Want to earn a judgeship in Cook County? Either get the Democrat party endorsement, or make your name really Irish.
Terrie Adrienne Rymer tried this back in 1998. She changed her name-- legally-- to Terrie Fitzgerald Rymer. An opponent got her tossed her off the ballot.
The same year, Jewish attorney Benita Carol McGrath (a married surname) changed hers to Bonnie Fitzgerald McGrath, winning the Republican primary but losing the general election to a formidably titled foe, James Patrick McCarthy.
There and here, " ideal" names substitute for judicial campaign platforms when there's nothing else to talk about. Or at least, when the candidates claim there's nothing they can talk about.
So this week, we applaud the efforts of the IVI-IPO, a Chicago-based liberal interest group that is demanding that judges start stating their positions on prevailing issues of the day like abortion, the death penalty, and homosexual rights.
The stick-- stay mum and the IVI-IPO won't endorse you. And the group won't take "Rule 67" as an answer.
That's Illinois Supreme Court Rule 67, which holds that candidates for judicial office shouldn't "make statements that commit or appear to commit the candidate with respect to cases, controversies, or issues within cases that are likely to come before the court."
Historically, incumbent or "endorsed" candidates for judge have used the rule as an excuse to keep their mouths shut. Also historically, aside from their ethnic heritage or family name familiarity, Illinois judicial candidates were largely indistinguishable.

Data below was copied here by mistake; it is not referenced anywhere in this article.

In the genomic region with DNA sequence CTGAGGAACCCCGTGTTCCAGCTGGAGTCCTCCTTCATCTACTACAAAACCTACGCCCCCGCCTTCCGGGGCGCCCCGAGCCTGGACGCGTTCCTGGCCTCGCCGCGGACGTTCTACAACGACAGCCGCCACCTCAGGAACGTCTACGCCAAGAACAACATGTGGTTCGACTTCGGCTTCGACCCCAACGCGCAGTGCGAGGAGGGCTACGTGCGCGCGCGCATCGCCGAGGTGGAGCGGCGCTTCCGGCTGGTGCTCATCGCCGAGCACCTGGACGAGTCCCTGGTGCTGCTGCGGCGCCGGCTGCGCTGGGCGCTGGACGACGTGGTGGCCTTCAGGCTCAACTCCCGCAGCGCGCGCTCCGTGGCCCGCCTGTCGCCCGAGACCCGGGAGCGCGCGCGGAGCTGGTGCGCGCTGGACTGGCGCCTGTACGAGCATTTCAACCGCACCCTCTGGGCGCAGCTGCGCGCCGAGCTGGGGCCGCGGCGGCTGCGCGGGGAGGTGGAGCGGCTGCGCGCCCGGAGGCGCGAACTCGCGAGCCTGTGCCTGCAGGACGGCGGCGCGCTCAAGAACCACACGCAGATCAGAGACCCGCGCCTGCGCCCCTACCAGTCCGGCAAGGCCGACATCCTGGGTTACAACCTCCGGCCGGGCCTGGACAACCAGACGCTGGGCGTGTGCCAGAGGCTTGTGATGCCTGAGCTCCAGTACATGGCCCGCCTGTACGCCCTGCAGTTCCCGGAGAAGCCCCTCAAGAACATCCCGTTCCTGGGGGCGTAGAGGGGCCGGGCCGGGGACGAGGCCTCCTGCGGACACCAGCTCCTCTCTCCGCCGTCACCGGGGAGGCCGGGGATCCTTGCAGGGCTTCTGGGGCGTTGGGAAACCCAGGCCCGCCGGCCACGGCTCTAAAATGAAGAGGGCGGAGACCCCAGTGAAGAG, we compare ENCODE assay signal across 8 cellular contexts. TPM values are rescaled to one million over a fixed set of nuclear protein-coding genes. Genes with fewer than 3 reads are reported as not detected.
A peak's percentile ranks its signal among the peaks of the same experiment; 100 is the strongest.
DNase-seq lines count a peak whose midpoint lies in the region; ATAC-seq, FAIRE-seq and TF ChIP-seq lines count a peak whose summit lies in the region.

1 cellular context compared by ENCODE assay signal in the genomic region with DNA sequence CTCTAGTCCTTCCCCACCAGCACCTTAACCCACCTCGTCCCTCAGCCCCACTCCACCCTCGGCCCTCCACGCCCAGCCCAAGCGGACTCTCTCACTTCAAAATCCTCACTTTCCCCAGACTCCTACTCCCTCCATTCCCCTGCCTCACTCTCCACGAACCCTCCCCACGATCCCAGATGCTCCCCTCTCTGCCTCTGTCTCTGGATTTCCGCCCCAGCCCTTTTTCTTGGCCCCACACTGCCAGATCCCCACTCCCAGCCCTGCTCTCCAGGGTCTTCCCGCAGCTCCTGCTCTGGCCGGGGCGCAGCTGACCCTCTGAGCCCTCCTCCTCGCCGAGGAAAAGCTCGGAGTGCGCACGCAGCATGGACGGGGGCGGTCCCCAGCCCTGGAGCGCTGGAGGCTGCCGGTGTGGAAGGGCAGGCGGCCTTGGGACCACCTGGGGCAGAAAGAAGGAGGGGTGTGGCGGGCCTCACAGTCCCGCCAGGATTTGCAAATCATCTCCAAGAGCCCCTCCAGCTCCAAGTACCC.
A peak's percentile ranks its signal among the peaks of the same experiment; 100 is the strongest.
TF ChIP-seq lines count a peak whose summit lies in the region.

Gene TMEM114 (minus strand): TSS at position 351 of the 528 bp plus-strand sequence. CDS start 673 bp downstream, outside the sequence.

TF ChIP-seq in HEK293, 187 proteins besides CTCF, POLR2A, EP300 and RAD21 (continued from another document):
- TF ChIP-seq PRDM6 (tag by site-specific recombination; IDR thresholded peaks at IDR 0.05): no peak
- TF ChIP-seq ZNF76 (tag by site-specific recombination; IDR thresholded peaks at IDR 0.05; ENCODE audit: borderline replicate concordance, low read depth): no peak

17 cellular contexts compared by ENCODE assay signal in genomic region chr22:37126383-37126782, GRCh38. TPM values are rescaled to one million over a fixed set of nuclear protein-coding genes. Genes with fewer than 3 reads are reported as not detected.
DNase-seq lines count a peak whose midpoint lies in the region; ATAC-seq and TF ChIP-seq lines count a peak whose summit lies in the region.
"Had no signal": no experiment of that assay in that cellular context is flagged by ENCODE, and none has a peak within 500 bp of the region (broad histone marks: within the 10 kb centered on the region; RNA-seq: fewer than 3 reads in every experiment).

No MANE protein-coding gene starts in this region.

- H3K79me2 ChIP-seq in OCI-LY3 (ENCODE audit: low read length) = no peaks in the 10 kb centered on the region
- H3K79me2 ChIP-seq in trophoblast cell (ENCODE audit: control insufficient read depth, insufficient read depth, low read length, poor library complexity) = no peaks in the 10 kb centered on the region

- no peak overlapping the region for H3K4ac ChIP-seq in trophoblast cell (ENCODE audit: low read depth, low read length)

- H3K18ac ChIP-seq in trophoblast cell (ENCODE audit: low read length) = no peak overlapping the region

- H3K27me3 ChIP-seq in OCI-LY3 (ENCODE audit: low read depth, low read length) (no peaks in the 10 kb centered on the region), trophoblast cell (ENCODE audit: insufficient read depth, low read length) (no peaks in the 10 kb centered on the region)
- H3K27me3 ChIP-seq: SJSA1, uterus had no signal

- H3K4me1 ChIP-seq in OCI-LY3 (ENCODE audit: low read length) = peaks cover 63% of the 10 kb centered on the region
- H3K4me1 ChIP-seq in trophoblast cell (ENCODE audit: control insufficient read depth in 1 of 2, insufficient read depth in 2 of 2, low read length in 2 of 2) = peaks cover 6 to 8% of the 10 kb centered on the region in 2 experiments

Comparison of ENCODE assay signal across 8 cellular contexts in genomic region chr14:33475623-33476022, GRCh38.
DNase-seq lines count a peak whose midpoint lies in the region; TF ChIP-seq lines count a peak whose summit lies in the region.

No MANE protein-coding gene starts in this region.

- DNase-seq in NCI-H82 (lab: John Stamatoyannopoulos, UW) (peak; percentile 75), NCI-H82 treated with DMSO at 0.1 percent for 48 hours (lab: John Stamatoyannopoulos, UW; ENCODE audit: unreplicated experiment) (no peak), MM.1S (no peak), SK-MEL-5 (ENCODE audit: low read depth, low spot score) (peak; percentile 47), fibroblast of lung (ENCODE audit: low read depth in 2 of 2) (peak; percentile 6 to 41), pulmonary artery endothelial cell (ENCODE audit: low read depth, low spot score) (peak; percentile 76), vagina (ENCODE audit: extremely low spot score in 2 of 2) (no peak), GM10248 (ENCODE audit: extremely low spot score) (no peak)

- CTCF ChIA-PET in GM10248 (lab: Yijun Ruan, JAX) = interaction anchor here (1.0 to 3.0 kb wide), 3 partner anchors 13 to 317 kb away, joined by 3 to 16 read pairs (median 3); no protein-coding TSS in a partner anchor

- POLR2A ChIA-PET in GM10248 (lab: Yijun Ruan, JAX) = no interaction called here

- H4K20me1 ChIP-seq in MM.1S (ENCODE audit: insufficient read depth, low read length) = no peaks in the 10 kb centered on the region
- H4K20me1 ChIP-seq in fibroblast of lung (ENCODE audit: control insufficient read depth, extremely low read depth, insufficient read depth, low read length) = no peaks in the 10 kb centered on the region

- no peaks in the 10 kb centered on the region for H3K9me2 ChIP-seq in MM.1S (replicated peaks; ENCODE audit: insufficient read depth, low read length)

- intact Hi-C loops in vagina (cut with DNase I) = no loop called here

Judicial elections have a major impact on our society. It's about time we all started taking them seriously, not treating them as down-ballot afterthoughts.
Candidates for legislative office or the city council develop positions on issues-- what they will do if elected-- then scramble to tell us all about it with the hope of earning our votes. Running for judge should be no different.
And just as accepting campaign donations doesn't mean a lawmaker has been "bought off," stating positions on the prevailing debates of the day won't brand a judge as incapable of dispensing justice.
The law is the law. If judges overreach rather than interpret, holding themselves hostage to their own personal ideologies, we should at least know the substance of them.
The suggestion that voters are better off kept in the dark is as disingenuous as it is counterproductive to the health and credibility of our justice system.
So speak up, judges, and don't fret. The people's trust in you is based on your actions, not your words.